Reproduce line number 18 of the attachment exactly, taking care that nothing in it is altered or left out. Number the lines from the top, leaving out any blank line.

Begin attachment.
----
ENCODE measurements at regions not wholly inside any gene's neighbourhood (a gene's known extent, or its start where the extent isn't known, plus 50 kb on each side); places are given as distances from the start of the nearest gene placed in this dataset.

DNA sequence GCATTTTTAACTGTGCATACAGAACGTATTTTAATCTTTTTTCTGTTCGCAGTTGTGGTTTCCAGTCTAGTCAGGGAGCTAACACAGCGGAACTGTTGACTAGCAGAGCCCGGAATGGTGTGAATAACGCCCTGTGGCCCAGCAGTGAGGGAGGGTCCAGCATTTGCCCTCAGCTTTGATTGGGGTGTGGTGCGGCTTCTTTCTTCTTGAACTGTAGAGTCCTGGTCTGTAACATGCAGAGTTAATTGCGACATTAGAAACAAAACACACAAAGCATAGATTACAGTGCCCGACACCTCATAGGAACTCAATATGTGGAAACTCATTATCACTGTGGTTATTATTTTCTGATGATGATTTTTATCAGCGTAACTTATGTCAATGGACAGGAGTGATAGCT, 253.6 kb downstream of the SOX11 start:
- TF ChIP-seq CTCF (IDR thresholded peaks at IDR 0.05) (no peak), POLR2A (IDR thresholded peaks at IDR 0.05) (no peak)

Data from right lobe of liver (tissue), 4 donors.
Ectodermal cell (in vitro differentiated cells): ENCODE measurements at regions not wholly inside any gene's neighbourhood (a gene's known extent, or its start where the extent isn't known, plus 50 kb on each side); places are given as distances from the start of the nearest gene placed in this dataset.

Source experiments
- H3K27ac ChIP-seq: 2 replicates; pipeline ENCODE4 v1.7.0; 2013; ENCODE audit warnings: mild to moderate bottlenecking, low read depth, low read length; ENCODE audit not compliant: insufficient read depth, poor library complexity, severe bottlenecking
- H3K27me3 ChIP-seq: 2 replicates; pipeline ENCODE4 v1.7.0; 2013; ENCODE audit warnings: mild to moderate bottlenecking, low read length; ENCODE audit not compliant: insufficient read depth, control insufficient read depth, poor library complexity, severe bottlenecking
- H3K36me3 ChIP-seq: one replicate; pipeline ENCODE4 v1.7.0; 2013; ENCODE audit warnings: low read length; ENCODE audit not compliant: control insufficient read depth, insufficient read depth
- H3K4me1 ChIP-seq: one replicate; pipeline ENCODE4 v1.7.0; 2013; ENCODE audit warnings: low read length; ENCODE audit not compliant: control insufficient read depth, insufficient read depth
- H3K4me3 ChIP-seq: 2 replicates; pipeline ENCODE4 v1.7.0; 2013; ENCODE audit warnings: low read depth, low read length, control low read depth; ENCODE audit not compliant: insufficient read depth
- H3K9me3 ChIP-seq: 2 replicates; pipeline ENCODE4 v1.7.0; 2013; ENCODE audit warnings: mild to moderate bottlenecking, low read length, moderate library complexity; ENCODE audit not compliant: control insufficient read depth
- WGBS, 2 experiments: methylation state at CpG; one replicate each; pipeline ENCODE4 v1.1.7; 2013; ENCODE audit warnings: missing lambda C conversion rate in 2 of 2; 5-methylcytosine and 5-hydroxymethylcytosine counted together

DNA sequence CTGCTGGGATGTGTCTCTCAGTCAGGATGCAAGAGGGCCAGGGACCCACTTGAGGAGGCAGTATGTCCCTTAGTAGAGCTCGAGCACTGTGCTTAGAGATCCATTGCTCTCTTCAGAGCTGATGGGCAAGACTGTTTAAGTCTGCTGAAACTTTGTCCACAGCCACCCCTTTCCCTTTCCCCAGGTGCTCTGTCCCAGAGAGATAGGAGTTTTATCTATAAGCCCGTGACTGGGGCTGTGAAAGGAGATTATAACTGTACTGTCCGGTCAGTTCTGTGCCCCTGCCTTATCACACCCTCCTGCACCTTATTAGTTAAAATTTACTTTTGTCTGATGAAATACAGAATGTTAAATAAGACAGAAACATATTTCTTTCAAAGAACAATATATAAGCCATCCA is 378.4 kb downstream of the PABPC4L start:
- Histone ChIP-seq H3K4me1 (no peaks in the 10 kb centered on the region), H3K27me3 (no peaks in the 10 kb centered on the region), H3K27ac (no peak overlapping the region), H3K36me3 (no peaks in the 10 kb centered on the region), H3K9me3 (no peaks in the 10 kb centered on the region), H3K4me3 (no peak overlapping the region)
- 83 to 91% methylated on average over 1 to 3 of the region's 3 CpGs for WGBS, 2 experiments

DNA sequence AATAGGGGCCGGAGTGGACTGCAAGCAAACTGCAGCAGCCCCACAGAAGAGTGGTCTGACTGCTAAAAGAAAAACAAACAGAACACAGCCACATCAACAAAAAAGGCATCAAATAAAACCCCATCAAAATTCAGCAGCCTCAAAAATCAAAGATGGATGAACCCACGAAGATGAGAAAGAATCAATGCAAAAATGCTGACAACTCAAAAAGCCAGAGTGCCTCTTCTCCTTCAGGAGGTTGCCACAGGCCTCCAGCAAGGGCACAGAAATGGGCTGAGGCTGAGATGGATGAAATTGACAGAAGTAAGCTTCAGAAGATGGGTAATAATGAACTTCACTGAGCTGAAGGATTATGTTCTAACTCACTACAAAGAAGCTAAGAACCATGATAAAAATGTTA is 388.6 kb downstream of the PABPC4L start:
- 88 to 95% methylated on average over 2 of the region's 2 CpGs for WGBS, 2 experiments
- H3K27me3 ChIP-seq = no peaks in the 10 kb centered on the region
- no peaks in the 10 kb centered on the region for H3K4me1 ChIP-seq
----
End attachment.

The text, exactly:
- 88 to 95% methylated on average over 2 of the region's 2 CpGs for WGBS, 2 experiments